Of course then we know what happens next. Intel has a royal shitfit because Aero pretty much won't run on just about any chipset they have at the time so while leaving the changes so the 915 and 945 can't run Aero they cook up that "Vista capable" bullshit. Which then pisses everyone ELSE off, from the OEMs that had spent good money switching away from the cheap Intel chipsets to the consumers who had been hit by ad after ad proclaiming "Vista is Aero!" only to find out that their new machine wouldn't run the only visible selling point of Vista. So when this Moblin came out I always thought it was Intel's way of saying "you know, we can always go around you if you keep pissing us off" but that was before the rise of Netbooks and MSFT having to add reprieve after reprieve to XP, which of course doesn't have Aero which allows Intel to use less powerful and cheaper chipsets.

        So it wouldn't surprise me if old Chipzilla got their point across and is now dumping this on the Linux foundation to die a slow death. After all, the way MSFT had hyped Vista you would have thought it was the second coming of Win95 instead of the uber bloated turkey that it turned out to be. Now Intel doesn't have to worry about the 800 pound MSFT gorilla because their multi billion dollar OS went down like a giant flaming bag o' poo and the Netbook and Netbox market keeps them from going super bloated on their next OS unless they want to hand the market to Linux on a silver platter. Personally I think MSFT is going to shoot themselves in the foot with that cheap ass "only 3 apps running" starter edition on Netbooks which will make everyone run away just like they did with Vista, but that is another story.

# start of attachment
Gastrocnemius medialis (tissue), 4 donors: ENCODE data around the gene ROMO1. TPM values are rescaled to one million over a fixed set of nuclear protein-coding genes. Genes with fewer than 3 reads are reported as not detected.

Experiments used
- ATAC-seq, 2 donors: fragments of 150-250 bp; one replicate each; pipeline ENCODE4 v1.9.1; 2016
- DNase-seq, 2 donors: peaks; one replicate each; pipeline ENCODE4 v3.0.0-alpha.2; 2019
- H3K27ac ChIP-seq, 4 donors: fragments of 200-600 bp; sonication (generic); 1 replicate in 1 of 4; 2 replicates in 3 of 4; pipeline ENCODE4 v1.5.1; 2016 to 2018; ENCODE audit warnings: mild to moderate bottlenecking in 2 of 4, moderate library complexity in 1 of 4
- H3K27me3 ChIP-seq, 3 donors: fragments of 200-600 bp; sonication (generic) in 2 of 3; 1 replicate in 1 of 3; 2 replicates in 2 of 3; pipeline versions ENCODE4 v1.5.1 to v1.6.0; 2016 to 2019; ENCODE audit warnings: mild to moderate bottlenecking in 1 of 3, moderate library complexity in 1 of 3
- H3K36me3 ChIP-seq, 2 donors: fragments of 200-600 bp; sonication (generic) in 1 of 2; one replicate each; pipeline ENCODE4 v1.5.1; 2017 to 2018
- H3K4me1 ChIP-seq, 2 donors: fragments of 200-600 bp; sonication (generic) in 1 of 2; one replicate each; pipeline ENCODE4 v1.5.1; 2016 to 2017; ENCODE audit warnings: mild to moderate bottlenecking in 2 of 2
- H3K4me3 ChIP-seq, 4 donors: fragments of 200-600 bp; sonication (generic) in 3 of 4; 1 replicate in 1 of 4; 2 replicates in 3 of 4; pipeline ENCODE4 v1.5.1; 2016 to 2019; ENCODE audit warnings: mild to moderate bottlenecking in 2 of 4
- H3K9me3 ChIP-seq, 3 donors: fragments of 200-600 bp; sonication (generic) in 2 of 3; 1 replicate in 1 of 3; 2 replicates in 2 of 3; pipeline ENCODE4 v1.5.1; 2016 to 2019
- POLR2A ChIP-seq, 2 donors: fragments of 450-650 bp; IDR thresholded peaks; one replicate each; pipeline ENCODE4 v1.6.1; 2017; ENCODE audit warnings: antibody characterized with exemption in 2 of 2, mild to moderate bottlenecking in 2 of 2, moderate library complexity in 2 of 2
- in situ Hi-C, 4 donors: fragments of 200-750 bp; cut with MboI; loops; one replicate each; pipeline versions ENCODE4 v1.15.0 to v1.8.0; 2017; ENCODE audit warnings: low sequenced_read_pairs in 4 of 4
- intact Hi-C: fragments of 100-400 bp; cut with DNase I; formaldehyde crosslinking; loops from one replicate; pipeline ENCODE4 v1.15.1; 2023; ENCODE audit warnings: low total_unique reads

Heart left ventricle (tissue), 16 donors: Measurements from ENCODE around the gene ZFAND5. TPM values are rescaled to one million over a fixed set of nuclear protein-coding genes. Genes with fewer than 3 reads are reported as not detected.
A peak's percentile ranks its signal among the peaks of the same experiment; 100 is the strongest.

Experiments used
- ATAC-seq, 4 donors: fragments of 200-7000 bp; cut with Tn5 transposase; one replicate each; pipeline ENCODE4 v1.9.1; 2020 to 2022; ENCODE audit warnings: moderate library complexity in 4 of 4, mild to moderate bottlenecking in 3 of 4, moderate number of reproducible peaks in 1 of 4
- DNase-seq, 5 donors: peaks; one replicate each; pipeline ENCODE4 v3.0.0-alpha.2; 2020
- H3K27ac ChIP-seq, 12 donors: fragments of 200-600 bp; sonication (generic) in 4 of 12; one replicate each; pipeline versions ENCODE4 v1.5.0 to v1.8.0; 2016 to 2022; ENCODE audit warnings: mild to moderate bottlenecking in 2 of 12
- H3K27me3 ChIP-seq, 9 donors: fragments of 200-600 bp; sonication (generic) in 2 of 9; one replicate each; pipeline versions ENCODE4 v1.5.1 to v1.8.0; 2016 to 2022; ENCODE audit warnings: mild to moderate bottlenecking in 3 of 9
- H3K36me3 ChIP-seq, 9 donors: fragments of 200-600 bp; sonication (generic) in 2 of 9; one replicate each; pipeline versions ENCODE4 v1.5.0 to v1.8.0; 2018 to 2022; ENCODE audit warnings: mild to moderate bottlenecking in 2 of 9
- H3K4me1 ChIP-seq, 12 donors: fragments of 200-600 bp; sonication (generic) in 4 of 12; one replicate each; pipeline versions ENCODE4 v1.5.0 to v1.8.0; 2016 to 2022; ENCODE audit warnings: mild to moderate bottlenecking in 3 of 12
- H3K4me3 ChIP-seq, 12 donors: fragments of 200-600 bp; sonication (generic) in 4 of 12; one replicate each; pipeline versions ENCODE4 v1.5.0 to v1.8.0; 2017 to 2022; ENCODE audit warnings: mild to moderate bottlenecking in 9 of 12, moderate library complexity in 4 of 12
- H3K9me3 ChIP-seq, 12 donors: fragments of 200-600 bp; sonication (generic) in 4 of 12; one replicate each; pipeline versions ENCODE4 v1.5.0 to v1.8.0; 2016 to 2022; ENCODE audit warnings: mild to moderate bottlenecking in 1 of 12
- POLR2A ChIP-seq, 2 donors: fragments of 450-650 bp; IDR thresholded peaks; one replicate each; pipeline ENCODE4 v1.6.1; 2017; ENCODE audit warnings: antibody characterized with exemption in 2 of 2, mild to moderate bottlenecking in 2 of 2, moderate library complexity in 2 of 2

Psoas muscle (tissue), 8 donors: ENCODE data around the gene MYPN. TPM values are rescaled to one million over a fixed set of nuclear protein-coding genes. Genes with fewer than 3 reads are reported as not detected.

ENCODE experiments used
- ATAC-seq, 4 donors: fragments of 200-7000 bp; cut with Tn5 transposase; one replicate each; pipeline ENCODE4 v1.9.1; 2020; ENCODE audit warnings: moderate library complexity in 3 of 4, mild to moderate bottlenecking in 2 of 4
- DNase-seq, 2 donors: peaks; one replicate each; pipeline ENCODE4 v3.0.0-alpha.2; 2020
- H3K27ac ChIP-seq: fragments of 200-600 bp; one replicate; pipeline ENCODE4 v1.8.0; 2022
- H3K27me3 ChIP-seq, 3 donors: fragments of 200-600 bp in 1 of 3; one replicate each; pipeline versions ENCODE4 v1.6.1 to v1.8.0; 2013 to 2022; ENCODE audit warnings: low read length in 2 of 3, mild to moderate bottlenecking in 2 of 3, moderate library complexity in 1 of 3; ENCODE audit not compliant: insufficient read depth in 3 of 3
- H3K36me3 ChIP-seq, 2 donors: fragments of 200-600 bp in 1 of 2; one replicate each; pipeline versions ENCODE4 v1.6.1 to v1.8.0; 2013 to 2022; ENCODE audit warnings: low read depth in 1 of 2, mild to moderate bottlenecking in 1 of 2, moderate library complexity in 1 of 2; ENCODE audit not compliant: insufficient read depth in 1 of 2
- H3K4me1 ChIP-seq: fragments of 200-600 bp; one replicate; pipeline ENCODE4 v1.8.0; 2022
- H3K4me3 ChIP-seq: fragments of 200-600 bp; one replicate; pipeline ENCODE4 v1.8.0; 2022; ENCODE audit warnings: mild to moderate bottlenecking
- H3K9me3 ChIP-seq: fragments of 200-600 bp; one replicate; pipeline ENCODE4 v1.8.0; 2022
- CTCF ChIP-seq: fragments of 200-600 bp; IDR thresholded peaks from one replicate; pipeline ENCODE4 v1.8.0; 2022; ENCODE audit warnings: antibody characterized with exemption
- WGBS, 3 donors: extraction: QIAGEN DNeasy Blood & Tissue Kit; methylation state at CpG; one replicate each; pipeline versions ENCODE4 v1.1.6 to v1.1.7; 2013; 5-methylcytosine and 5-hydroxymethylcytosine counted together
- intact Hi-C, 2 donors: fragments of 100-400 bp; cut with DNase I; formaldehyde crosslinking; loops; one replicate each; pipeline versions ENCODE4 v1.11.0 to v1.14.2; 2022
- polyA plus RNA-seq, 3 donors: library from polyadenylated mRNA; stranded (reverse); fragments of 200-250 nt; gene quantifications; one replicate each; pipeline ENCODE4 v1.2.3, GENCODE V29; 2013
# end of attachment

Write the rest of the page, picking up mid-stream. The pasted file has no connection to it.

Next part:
The point is Intel knows that MSFT can't really bone them on their lucrative chipset market anymore, because super bloat don't work on the Netbook. So they don't really need Moblin to spook MSFT anymore. They just needed to show MSFT that they could whip off an OS for the big mobile market if they desired. So my guess is Moblin will die the slow death of non support. Damned shame, because from what I saw it was pretty nice and low resource to boot.

  • With a name like Moblin, I thought they'd have Nintendo host it.

    • by Gizzmonic (412910)

      I'm surprised you're the only one on the thread who remembers Moblins. I felled many a moblin with my arrows in the Zelda days of yore!

  • There are already several projects to ensure Linux software runs well on small devices. What would be best is if Gnome or KDE could scale easily to accommodate tiny resolutions, but if not, hopefully this project is just another desktop environment that could be chosen from the login screen? ^^

    My point is: standards. Don't let companies create proprietary Linux projects if and where possible.

    I would still really like to see a unified driver specification for all graphics cards... :P

Machines that have broken down will work perfectly when the repairman arrives.

Working...